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A Tax Haven in a Heartless World: On Melinda Cooper’s “Counterrevolution”

Why should taxpayers fund schools that violate their own values, the Moms for Liberty wonder? A new book traces how this kind of thinking about public spending came to be.

In Cooper’s treatment, debates over taxation were always indirect expressions of “anxieties around the racial and sexual politics of redistribution,” at once playing on and exacerbating divisions between property owners and the “nonpropertied poor.” What regressive taxation enabled at a national level is a fundamentally new regime of accumulation—one organized not around measurable growth in industrial production or wage levels but instead by asset price appreciation and capital gains. In fact, the decline in capitalist productivity is what has enjoined people to secure conditions favorable to the appreciation of their own assets, and to work against a variety of profligate enemies ostensibly leeching off their hard work and taking what they haven’t earned. The result has been a willful dismantling of the relatively generous public-spending regime that came into being in the boom years after World War II, and that expanded yet further after militant labor, feminist, and anti-racist movements fought exclusions from existing welfare provision and from a living wage. In other words, the gains that were made within these movements were not defeated by rhetoric alone: they simply could not be maintained when economic conditions changed in a way that favored instead the steady erosion of direct public-sector spending and the rise of an “asset-based democracy.”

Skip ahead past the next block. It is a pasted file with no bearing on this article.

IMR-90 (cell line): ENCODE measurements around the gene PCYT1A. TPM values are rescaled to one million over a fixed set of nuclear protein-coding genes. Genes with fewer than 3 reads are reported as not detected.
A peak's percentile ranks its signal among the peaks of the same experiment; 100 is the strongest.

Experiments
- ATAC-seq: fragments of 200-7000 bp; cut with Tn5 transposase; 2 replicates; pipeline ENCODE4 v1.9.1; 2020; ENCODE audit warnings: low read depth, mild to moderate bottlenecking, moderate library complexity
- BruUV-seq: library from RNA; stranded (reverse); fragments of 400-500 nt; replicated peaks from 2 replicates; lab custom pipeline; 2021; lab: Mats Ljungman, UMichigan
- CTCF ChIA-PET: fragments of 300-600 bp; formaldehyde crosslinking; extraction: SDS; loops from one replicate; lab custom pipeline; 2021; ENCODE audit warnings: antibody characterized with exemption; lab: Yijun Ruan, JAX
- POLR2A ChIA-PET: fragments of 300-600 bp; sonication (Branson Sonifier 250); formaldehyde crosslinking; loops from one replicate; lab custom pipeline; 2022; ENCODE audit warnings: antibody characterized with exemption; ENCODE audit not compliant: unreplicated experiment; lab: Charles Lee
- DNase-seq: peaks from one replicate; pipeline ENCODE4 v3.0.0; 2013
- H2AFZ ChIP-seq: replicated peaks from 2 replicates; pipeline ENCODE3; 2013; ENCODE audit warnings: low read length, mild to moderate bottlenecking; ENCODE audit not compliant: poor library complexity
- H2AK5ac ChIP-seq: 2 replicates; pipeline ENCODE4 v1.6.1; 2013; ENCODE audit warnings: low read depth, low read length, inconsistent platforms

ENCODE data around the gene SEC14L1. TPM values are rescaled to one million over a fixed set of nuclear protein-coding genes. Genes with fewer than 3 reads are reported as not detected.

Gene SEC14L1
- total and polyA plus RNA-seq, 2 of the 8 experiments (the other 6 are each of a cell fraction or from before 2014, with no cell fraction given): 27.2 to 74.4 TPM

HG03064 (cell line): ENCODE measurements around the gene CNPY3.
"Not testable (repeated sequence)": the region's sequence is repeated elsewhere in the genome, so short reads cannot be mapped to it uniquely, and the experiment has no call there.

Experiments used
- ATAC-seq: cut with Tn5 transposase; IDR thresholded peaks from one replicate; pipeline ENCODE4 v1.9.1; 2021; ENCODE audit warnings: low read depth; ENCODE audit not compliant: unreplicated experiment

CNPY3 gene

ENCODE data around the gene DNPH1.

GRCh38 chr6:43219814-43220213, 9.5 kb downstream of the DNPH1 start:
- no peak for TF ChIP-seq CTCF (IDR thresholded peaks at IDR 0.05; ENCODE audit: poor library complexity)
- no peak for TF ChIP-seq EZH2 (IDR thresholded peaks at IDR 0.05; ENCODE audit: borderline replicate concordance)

Cooper’s argument adds to a considerable literature on neoliberalism that studies declining union membership, the diminishing labor share of income, spreading underemployment and contingent work, and deficits that continue to grow despite austerity-era spending levels. What is unique here is her extensive work on the moralization of taxation via the nuclear family, which concentrates wealth in ways that parallel and subtend the privatization of care. Cooper argues that private family wealth has become the preferred form in the United States, supported by a tax regime that is “so regressive it must be considered an instrument of wealth generation in the hands of the rich.” Indeed, the US has witnessed a “resurgence of dynastic wealth” that Cooper suggests is the clearest symptom of the success of the regressive counterrevolution.